Illustration: Soham Sen | ThePrint
Illustration: Soham Sen | ThePrint
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New Delhi: The Union Ministry of Women and Child Development (WCD) has invited suggestions for the draft Trafficking in Persons (Prevention, Care and Rehabilitation) Bill, 2021.

The objective of the bill is “to prevent and counter-trafficking in persons, especially women and children, to provide for care, protection, and rehabilitation to the victims, while respecting their rights, and creating a supportive legal, economic and social environment for them,” the ministry said in a press release.

The bill, to be sent to the cabinet for approval before being tabled in Parliament, has increased the scope of the nature of offences of trafficking, with stringent penalties including life imprisonment, and even death penalty in certain cases.

A previous draft of the bill was passed in the Lok Sabha in 2018 but was never introduced in the Rajya Sabha.

While the 2018 bill dealt with trafficking, rescue, protection and rehabilitation of victims, the 2021 bill expands the scope to also include offences taking place outside India.

The new bill also makes the NIA the central investigation authority looking into such offences.

Here is a detailed look at the provisions of the bill and what experts have to say.

What the bill says

According to the draft bill, the law will apply to all citizens of India, within and outside the country, persons on any ship or aircraft registered in India wherever it may be or carrying Indian citizens wherever they may be, and a foreign national or a stateless person who has residence in India.

It also says the law “shall apply to every offence of trafficking in persons with cross-border implications”.

The draft bill also widens the definition of the “victim” by including transgenders, besides women and children.

Once the bill becomes an Act, the central government will notify and set up a National Anti Trafficking Committee, while state governments will set up these committees at state and district levels to ensure effective implementation.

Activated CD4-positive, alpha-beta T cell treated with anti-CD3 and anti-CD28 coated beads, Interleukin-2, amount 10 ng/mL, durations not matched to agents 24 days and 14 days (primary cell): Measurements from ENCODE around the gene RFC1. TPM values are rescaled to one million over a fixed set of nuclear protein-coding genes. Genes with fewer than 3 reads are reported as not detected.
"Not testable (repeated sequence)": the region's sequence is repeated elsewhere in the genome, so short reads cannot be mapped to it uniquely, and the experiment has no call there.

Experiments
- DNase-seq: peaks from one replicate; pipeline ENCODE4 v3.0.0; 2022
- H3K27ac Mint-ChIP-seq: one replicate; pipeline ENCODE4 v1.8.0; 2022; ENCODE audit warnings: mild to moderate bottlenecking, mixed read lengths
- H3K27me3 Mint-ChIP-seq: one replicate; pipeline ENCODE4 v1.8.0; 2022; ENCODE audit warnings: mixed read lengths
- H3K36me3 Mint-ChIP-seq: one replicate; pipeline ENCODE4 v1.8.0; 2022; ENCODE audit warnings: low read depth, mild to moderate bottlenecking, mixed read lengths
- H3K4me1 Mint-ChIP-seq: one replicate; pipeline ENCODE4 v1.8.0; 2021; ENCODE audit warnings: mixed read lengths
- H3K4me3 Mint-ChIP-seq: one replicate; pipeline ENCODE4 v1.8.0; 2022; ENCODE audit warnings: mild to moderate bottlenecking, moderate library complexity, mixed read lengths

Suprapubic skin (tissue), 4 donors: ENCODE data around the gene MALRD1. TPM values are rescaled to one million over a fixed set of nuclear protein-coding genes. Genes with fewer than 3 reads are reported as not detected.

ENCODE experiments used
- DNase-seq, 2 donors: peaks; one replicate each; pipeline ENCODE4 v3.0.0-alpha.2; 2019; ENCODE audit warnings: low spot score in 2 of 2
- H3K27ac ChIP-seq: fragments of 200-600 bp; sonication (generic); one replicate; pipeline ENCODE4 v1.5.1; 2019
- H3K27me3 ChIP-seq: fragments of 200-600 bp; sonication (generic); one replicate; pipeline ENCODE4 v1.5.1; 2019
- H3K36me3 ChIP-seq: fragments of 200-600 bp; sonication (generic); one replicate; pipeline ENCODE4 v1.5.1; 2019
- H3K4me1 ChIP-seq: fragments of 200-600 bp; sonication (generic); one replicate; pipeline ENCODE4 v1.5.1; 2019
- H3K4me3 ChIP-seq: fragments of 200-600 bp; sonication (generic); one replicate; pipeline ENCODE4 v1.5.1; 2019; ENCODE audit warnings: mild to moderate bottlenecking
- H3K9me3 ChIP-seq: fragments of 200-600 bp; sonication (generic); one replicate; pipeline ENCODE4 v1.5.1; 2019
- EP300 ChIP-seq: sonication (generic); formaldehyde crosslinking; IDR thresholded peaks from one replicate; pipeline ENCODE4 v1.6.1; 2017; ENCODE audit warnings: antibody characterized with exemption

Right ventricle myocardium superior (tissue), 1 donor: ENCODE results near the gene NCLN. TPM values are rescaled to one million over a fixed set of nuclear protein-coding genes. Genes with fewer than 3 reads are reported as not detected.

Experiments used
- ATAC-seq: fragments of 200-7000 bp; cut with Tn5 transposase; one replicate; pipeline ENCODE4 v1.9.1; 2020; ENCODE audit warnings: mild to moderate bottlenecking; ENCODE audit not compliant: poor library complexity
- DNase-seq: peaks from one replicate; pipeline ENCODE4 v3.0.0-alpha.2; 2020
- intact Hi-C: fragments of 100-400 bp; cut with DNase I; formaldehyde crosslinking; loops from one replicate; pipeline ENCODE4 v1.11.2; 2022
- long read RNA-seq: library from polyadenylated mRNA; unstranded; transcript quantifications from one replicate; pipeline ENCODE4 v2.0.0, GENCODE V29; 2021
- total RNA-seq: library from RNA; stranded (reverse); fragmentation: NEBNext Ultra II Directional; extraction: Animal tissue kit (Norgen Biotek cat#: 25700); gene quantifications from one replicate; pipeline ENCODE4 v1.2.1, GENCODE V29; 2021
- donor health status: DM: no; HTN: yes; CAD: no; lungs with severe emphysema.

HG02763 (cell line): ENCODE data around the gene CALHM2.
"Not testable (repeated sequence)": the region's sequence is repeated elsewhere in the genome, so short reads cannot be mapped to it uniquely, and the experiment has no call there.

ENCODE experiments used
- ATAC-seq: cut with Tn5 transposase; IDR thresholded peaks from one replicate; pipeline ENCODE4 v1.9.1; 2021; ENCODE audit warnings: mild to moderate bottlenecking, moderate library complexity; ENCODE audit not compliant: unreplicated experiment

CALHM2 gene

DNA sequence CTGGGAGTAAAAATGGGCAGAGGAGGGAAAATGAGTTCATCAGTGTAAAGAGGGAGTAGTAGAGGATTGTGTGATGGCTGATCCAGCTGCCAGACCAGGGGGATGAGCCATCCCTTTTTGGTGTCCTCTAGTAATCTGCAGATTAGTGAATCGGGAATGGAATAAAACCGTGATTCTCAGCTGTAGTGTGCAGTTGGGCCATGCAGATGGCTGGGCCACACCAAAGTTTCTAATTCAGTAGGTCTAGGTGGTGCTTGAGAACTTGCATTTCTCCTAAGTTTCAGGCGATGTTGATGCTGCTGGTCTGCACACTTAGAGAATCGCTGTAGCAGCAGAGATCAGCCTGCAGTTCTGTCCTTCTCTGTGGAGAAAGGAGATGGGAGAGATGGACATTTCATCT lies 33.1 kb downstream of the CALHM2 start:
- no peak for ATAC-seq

The bill proposes that any offence of trafficking “shall be punished with rigorous imprisonment for a term which shall not be less than seven years but which may extend to ten years and shall also be liable to fine which shall not be less than one lakh rupees”.

In addition, similar to the 2018 version, the new draft proposes more severe penalties for “aggravated offences” and seeks to crack down on organised crime syndicates.

Aggravated offences include cases that may result in the death of the victim or where the victim suffers grievous injury (in cases such as acid attack), organ mutilation or removal of organs, or where the victim is a child.

“Whoever commits the offence of aggravated form of trafficking of a person shall be punishable with rigorous imprisonment for a term for ten years but which may extend to imprisonment for life and shall also be liable to fine which may extend to ten lakh rupees,” according to the provisions of the bill.

In case of the death of the victim, the bill proposes life imprisonment along with a fine of Rs 30 lakh.

The bill also proposes imprisonment upto 20 years and death penalty for the offenders found guilty. “The person shall be punished with rigorous imprisonment for twenty years, but which may extend to life, or in case of second or subsequent conviction with death, and with fine which may extend up to thirty lakh rupees,” the draft says.

The bill also says the investigation needs to be completed within 90 days from the date of the arrest of the accused.

The bill widens the range of offenders who can be booked under the law, bringing public servants, armed forces personnel or anyone in a position of authority under its ambit. Penalty for the guilty will include life imprisonment along with a fine of Rs 30 lakh.


Also read: Muslim women ‘on sale’ — website targets journalists, activists, taken down after outrage


What experts say

Experts ThePrint spoke to said the draft bill will bring in important changes. “Cross-border trafficking has been a major problem. In addition, we’ve seen attachment of property is a greater deterrent than a possible jail sentence,” said Bharat Chugh, a former civil judge and now advocate at the Supreme Court.

However, he said the draft bill also lends to confusion. “There are laws already in place on ‘forced labour’ and ‘sexual exploitation’. There is now a lot of overlapping. The law does not clarify which law is to apply. There should have been one comprehensive code, repealing all previous laws.”

Another lawyer said while Section 370 of the Indian Penal Code (IPC) deals with trafficking already, the present bill has made some improvements. “The draft bill provides for rehabilitation and prevention which was not there in 370, economic sanctions and treating them under PMLA are also improvements,” said Amit Anand Tiwari, advocate, Supreme Court.

“However putting the burden on the NIA is not ideal as it is already thinly manned,” he added.


Also read: Beware of traffickers: Social media posts seeking adoption for ‘Covid orphans’ raise concern


 

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